listed above, its truth value can be changed (over any model) by forcing.
This is where Woodin's work comes in. A quick summary of some of it (a
long list of caveats supressed):
Omega-logc. In first order logic, any model satisfying a given theory
witnesses the consistency of that theory. The idea in Omega-logic is that
not just any model is good enough. Making this precise uses the notion of
the universally Baire sets of reals. These sets have definability
properties which give them unambiguous interpretations in forcing
extensions. The natural ways of formalizing this idea are equivalent in
the presence of a proper class of Woodin cardinals (the ambient theory for
the results in this paragraph). Given a universally Baire set of reals A,
a model M is A-closed if the intersection of M and A is in M, and whenever
we force over V with a partial order in M, the corresponding extension of
M interprets A correctly. When A is the complete Pi^1_1 set, this just
means that M is wellfounded, and as A gets more complex this is a stronger
and stronger requirement on M. Now, a theory T is Omega-consistent if for
every universally Baire set of reals A, T holds in an A-closed model.
Suitable initial segments of V and of its forcing extensions are A-closed
for all A, so any sentence which is provably forceable is
Omega-consistent. In particular, CH is not resolved in Omega-logic.
However, if the theory of the powerset of omega_1 is finitely
axiomatizable in Omega-logic, then CH fails, and moreover there is a
definable counterexample. Woodin's Omega Conjecture states (roughly) that
for Sigma_2 senteces (over V), consistency in Omega-logic is the same as
forceability.
Pmax. Woodin's partial order Pmax is a forcing construction in L(R). If
L(R) satisfies the Axiom of Determinacy, the powerset of omega_1
(P(omega_1)) in the Pmax extension of L(R) is the direct limit the
P(omega_1)'s of a collection of models which includes cofinitely often
models satifying every Omega-consistent extension of ZFC. Pmax can
reasonably be seen then as producing the completion of P(omega_1).
Woodin's axiom (*) is the statement that AD holds in L(R) and that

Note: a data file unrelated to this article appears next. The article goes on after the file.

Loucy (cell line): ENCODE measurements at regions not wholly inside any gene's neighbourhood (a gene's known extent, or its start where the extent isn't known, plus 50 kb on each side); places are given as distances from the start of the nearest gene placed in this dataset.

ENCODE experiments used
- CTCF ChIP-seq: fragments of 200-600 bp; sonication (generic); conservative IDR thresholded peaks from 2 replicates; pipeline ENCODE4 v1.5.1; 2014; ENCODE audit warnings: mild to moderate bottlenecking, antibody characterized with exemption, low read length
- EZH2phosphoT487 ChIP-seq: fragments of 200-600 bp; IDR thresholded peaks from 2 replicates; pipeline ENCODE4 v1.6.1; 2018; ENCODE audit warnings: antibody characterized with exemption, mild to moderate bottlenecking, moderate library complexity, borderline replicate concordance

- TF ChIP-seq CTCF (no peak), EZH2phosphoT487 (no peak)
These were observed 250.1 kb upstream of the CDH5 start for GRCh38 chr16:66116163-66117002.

L(P(omega_1)) is a Pmax extension of L(R). Axiom (*) also implies that
there is a definable counterexample to CH. Axiom (*) is Omega-consistent,
but it is open whether large cardinals imply that it can be forced over V
- in the usual case, it is forced over the inner model L(R).
Some other set theoretic arguments related to the truth value of CH:
At this point there are approximately eight separate arguments, from
various hypothesis, for the statement that the continuum is less than or
equal to aleph_2. The arguments tend to follow from consequences of
Martin's Maximum or Axiom (*), but the arguments themselves use distinct
consequences of these axioms.
Some people feel that CH is false because it simplifies the theory of the
reals in ways that they find counterintuive (for example enabling diagonal
arguments for creating pathological sets of reals). Another argument
against it is that it wipes out the entire field of cardinals invariants,
the study of definable cardinals whose possible values are bounded by
aleph_1 and the continuum. A counterargument is that the continuum would
need to be much larger than aleph_2 to allow the full theory of cardinal
invariants to flower. As a counter-counterargument, there exists a much
wider arrary of techniques for produing models in which the contiuum is
less than or equal to aleph_2 than for producing models in which this
fails. It may be that there are technical reasons for this which would
lend support to the conclusion that the continuum is less than or
equal to aleph_2.